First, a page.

Whether in winter or in green season, the Alpine Ski Club food and drink experience is top-notch, says Contributor Andrew Wagner-Chazalon
There are many factors that go into creating a successful event, but two remain constant: the venue and the food. It doesn’t matter if it’s a formal corporate banquet, a big-and-casual wedding, or an intimate family gathering; when you’re hosting an event, the room has to look and feel right, and the food and drink experience needs to be excellent.
“When we created our clubhouse, we designed it to function as a year-round venue that could host a wide range of events,” says Kirsti Suutari, marketing at Alpine Ski Club in The Blue Mountains. “We knew the space would be spectacular, and we needed to ensure the food would be too.”
That can be a challenge for a ski club, where the kitchen traditionally goes from 100 miles an hour in winter to a virtual standstill in the green season. Staffing for that kind of volume change can be extremely difficult. Not only that, but the skills involved in high-end event catering and high-volume cafeteria service can be quite different.
The Alpine Ski Club Food and Drink Experience
Many ski hills have opted for a minimalist approach, restricting the winter menu to traditional fare like burgers and fries, and hiring mainly seasonal kitchen staff.
Alpine has chosen to take a different path. They’ve partnered with Men With Knives, a Collingwood-based catering company owned by Julie and Gareth Carter. Men With Knives looks after all the food needs at Alpine year-round – running a busy cafeteria in the ski season and taking care of event catering the rest of the year – as well as catering off-site events.
They even operate a mobile kitchen and run The Larder, an intimate venue in Collingwood that doubles as a test kitchen.
The combination allows Julie and Gareth to keep a large and multi-talented team busy year-round, and offer an incredible range of food options at every function.
“They’ve done events here with designer poutine and build-your-own-sundae food stations, and they’ve done white-glove dinner service,” says Kirsti. “We had a wedding here recently with all Indian food, and the families were blown away.”
The Alpine Ski Club Food & Drink Creative Team
Julie says part of their success comes from being willing to experiment, and to encourage their staff to be bold and creative.
“We do special events at The Larder where we give creative responsibilities to people who might not otherwise get them,” she explains. “You get a line cook involved in menu development, and suddenly she’s researching international flavour profiles and testing new dishes instead of just flipping burgers all day.”
That kind of creative opportunity keeps even seasonal staff coming back. Every one of last year’s winter staff have returned this season, she says, which is virtually unheard-of in the food service world.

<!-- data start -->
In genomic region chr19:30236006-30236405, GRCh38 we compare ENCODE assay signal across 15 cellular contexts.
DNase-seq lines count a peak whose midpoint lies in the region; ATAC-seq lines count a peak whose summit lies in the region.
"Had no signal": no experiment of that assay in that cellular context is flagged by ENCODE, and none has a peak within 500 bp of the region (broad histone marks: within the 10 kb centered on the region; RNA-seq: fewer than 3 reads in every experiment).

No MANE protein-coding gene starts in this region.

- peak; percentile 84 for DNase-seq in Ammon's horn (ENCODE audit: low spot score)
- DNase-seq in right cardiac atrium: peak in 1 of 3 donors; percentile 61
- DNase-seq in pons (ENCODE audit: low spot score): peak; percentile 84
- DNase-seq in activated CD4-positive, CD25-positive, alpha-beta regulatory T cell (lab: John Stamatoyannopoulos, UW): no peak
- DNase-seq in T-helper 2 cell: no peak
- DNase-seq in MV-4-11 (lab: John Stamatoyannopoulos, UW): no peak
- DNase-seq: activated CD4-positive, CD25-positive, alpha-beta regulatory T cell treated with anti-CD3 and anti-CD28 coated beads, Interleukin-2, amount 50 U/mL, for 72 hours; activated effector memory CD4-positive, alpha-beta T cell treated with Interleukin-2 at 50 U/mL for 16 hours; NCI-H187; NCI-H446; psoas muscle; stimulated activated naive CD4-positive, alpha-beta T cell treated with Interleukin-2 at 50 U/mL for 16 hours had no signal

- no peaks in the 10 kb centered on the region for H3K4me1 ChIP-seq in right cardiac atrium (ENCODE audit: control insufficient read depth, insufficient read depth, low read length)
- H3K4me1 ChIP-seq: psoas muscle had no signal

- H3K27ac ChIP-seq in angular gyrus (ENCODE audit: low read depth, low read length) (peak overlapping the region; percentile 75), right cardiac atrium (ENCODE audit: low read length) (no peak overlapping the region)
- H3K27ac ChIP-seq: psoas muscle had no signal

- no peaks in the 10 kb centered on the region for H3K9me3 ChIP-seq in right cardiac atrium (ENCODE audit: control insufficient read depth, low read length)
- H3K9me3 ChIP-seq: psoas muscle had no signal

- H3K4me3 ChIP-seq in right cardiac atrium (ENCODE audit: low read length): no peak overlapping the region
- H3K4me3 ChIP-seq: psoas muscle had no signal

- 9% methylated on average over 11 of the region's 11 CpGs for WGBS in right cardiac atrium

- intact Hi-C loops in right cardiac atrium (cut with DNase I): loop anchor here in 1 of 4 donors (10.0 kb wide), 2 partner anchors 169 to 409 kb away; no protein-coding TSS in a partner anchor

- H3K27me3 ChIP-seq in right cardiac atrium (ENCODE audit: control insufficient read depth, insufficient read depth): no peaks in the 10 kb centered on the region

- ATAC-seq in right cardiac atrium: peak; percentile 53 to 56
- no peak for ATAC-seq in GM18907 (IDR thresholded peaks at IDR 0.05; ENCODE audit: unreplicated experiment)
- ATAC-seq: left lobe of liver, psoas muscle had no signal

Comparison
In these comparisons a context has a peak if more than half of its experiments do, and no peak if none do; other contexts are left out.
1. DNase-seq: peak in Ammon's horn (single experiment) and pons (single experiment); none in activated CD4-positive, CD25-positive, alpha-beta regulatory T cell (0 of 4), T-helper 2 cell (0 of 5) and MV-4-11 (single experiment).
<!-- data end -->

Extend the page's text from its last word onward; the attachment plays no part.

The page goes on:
Julie and Gareth also draw on their own incessant curiosity about food.
“We travel a lot, and almost every trip becomes about work,” she laughs. “We’re trying dishes and asking ‘would this work at home? If so, where and how?’”
The members at Alpine Ski Club certainly see the benefits of that inventiveness.
“You always need to serve chicken fingers and fries, of course, but we also like to provide some things that are unexpected,” says Julie.
That means fresh marché-style salads in the cafeteria (“They do an amazing brussels sprout salad with blue cheese and bacon!” Kirsti raves). On weekends last year it meant a pho and ramen bar. Buddha bowls, made-to-order tacos, smoked beef brisket and much more are on offer throughout the season.
Members can also pick up meals to go, either frozen or hot and ready-to-eat.
“We even have insulated totes that people can use to take food back to their chalet or home,” says Kirsti. “It makes the weekend ski experience so much more relaxing.”
Keeping It Local
No matter when the event takes place, fresh, local ingredients are vital. That extends to the bar as well, where local beers, spirits and wines are offered alongside international selections. The creative spirit is also found in Oscar’s Caesar Bar, a winter weekend special where host/bartender Oscar Perez shows just how far you can stretch the definition of a Caesar.
Both the food and the venue have won numerous awards, including Readers’ Choice awards for catering, wedding venue, event venue, and recreational facility. Alpine was also named as one of the top nine private ski clubs in the world by CNN Travel, one of only two clubs outside the US to be cited (the other is in New Zealand).
“Our members know we have superb skiing and excellent winter amenities,” says Kirsti. “It just makes sense for us to extend those high standards to everything we do, no matter what time of year.”
To learn more about the excellent Alpine Ski Club food and drink options, be sure to visit their website at https://alpineskiclub.com.
Andrew Wagner-Chazalon is the managing editor and CEO of Dockside Publishing, and writes about the luxuries to be found in Muskoka and throughout Central Ontario
Contributor Andrew Wagner-Chazalon provides this update on the Canadian Opera Company’s plans for a return to (near) normal in 2022
Contributor Kim Kerr finds out Ontario’s busiest ski hill has something for all abilities in her overview of Blue Mountain Resort Skiing
The world’s most awarded single malt whisky is launching the holiday season’s most anticipated drink: the Glenfiddich Grand Cru 23 Year Old
Riley’s Automotive Editor ponders selling the farm to purchase what could perhaps be the unbeatable Ferrari office chair: The Cockpit
Looking for somewhere to dine in the Georgian Bay area? Check out Charlie Wagner-Chazalon’s list of the best restaurants in Collingwood